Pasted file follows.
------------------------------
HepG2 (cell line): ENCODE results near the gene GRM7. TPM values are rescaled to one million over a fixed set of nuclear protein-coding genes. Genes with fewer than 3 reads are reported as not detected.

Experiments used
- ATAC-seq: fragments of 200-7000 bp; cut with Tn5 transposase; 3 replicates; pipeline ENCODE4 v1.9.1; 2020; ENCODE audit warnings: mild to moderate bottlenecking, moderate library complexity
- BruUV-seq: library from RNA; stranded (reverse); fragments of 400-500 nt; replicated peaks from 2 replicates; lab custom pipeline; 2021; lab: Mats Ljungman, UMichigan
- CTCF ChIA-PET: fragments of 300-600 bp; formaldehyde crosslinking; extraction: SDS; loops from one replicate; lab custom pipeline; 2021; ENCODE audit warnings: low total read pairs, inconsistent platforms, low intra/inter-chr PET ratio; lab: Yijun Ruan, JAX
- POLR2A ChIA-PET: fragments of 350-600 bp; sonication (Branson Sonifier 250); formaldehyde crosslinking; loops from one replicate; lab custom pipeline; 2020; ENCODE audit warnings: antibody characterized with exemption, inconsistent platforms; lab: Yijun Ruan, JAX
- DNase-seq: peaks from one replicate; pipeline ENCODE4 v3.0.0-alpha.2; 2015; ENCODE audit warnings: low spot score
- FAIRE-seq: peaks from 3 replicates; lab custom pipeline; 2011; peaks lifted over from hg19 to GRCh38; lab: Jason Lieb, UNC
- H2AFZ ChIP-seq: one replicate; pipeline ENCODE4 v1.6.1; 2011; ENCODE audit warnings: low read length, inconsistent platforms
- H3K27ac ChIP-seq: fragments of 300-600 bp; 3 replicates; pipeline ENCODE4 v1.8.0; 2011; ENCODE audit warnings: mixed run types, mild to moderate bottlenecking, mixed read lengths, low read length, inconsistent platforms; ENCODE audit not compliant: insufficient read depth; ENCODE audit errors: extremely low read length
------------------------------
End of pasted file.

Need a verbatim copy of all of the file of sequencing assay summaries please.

HepG2 (cell line): ENCODE results near the gene GRM7. TPM values are rescaled to one million over a fixed set of nuclear protein-coding genes. Genes with fewer than 3 reads are reported as not detected.

Experiments used
- ATAC-seq: fragments of 200-7000 bp; cut with Tn5 transposase; 3 replicates; pipeline ENCODE4 v1.9.1; 2020; ENCODE audit warnings: mild to moderate bottlenecking, moderate library complexity
- BruUV-seq: library from RNA; stranded (reverse); fragments of 400-500 nt; replicated peaks from 2 replicates; lab custom pipeline; 2021; lab: Mats Ljungman, UMichigan
- CTCF ChIA-PET: fragments of 300-600 bp; formaldehyde crosslinking; extraction: SDS; loops from one replicate; lab custom pipeline; 2021; ENCODE audit warnings: low total read pairs, inconsistent platforms, low intra/inter-chr PET ratio; lab: Yijun Ruan, JAX
- POLR2A ChIA-PET: fragments of 350-600 bp; sonication (Branson Sonifier 250); formaldehyde crosslinking; loops from one replicate; lab custom pipeline; 2020; ENCODE audit warnings: antibody characterized with exemption, inconsistent platforms; lab: Yijun Ruan, JAX
- DNase-seq: peaks from one replicate; pipeline ENCODE4 v3.0.0-alpha.2; 2015; ENCODE audit warnings: low spot score
- FAIRE-seq: peaks from 3 replicates; lab custom pipeline; 2011; peaks lifted over from hg19 to GRCh38; lab: Jason Lieb, UNC
- H2AFZ ChIP-seq: one replicate; pipeline ENCODE4 v1.6.1; 2011; ENCODE audit warnings: low read length, inconsistent platforms
- H3K27ac ChIP-seq: fragments of 300-600 bp; 3 replicates; pipeline ENCODE4 v1.8.0; 2011; ENCODE audit warnings: mixed run types, mild to moderate bottlenecking, mixed read lengths, low read length, inconsistent platforms; ENCODE audit not compliant: insufficient read depth; ENCODE audit errors: extremely low read length